I am not suggesting that the online freelance marketplaces are headed for the same fate.  Indeed, I think technology is creating the platform to enable a market to be made in talent, in the true economic sense of the word market. I look forward to better understanding these business models to see how differentiated they really are.  Certainly, some are defined by the type of talent they seek to attract; the sites working with copy writer won't appeal to CFO's, but dancers will do... Interestingly, one in the UK, combines a totally automated service with consultant mixers, so freelancers can gather together.   I can't help but wonder if freelancers will subscribe to all that operate in their area of expertise, or if they will  choose just one.  If it were me, I'd definitely go for the one with the mixers...I am a sucker for cocktails...

 

 

The “Gig Economy” and the employment data problem

A recent news item little noticed apart from gig economy wonks like me was the fact that  the government is planning to get data on how many workers actually populate the "gig economy."  Labor Secretary, Thomas Perez, announced at the end of January that the department would team up with the Census Bureau and  restore the Contingent Worker's Supplement  as part of the May 2017 Current Population Survey.

It is being restored because in 2005, in the infinite wisdom of governmental agencies, the decision was made to discontinue data collection in this area. The Supplement had only been published 5 times and in fairness, it had its share of critics.  A major failing, was the fact that  it aggregated all contingent work arrangements, from  senior management consultants to security guards to cab drivers.  As such, drawing conclusions about income trends, potential wage and hour infractions or economic security was difficult.  Similarly, no attempt was made to try reconcile the differences between the self employed - a broad category which  consultants, architects and dry cleaners - and 1099 tax filers.

Now that the gig economy appears to be fundamentally redesigning work and income structures in the US economy, the Labor Department  wants to try to get a handle on the phenomenon in large part to better inform policy decisions. They do acknowledge that it will be difficult, since just the definition of what qualifies as contingent work is controversial. Additionally, one would hope that they will make strides to refine the data to be able to draw more meaningful conclusions.    That said, we should not get too excited, since this  there won't be data until early 2018 at best.

What is ironic to me, as someone who has been involved in the  high-end of the contingent work force for nearly 30 years,especially now in this political season is the constant emphasis on jobs creation as a metric of economic success.  When you consider 53 million people, according to The Solo Project, have chosen to define  themselves as  independent consultants , free agents or free lancers, the magnitude of the data problem becomes apparent.  These people do not want traditional jobs. What labor statistics are capturing this? Lets hope Perez can fix the data problems inherent in the Contingent Workforce Supplement, because the world of work is being redefined quickly and the government needs to catch up.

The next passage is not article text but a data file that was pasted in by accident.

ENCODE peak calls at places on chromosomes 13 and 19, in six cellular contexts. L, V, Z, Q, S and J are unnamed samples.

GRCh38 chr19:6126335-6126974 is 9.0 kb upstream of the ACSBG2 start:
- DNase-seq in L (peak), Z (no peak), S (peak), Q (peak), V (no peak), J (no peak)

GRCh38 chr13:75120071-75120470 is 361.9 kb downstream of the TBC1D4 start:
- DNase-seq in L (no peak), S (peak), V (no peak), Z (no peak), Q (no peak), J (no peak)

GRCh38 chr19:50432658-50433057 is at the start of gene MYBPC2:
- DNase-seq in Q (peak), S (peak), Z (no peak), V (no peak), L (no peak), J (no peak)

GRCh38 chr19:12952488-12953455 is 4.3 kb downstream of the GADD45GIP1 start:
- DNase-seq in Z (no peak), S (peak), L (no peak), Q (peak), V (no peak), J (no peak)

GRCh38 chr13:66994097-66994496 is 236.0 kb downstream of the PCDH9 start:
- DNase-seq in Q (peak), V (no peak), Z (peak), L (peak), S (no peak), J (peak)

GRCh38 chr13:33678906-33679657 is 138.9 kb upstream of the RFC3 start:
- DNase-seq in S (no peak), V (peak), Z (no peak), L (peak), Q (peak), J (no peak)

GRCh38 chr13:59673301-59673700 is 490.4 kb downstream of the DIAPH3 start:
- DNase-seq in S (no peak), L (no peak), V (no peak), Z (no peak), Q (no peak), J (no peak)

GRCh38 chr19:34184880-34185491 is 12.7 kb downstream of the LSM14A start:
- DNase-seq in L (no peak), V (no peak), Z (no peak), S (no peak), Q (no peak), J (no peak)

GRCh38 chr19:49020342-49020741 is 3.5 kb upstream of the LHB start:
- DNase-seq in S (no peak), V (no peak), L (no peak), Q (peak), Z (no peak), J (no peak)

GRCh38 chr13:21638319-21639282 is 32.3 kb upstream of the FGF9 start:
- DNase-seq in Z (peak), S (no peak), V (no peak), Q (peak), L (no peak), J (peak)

Expertise 15 years later

Expertise and the Independent Consultant

I recently reread my book, A New Brand of Expertise, published in 2001. It was a book about, as the tag line said, how ” free agents, independent consultants and interim managers are transforming the world of work.”

bookIt was an odd experience, after all of these years to read the words. Perhaps more prolific authors are used to it, but for me it was very strange. I was surprised at the passages I didn’t recall at all, (really, I wrote that?) including some rather remarkable anecdotes. I had to laugh at the few (and luckily there were only a few) references that didn’t hold up at all; for example, my advice to new consultants to build a personal brand offered Martha Stewart as the role model. Obviously this was written before her prison sentence. My opening chapter referenced the Donna Reed show, because her husband, ” the company man” was becoming an anachronism. My guess is there isn’t a millennial around who could relate to that TV reference. (Oops, I am dating myself, but I only saw the show in reruns as a very young child…)

What dismayed me was one aspect of the forecast I made 15 years ago about what would happen to this nascent independent marketplace in the years ahead. I had suggested that on the horizon there could be some simplification of the legal ambiguity that was a threat to the dynamic growth of an independent talent market. I offered hope that U.S. 344, the Independent Contractor Simplification Act, authored by then Senator Kit Bond of Missouri would pass. I was overly optimistic. Not only did it not pass, it never made it to the floor — It died in committee the following year.

And now, the independent contractor issue is in the limelight again as the “gig ” economy has been caught up in the ambiguous regulatory environment, as firms like Uber, Handy and Instacart try to maneuver in the anachronistic definition of employment today. . In the meantime, the free agent and interim management part of the gig economy has only continued to grow. Perhaps the sharing economy, led by the Uber driver lawsuit, will help bring much needed clarity to this issue. Isn’t it about time?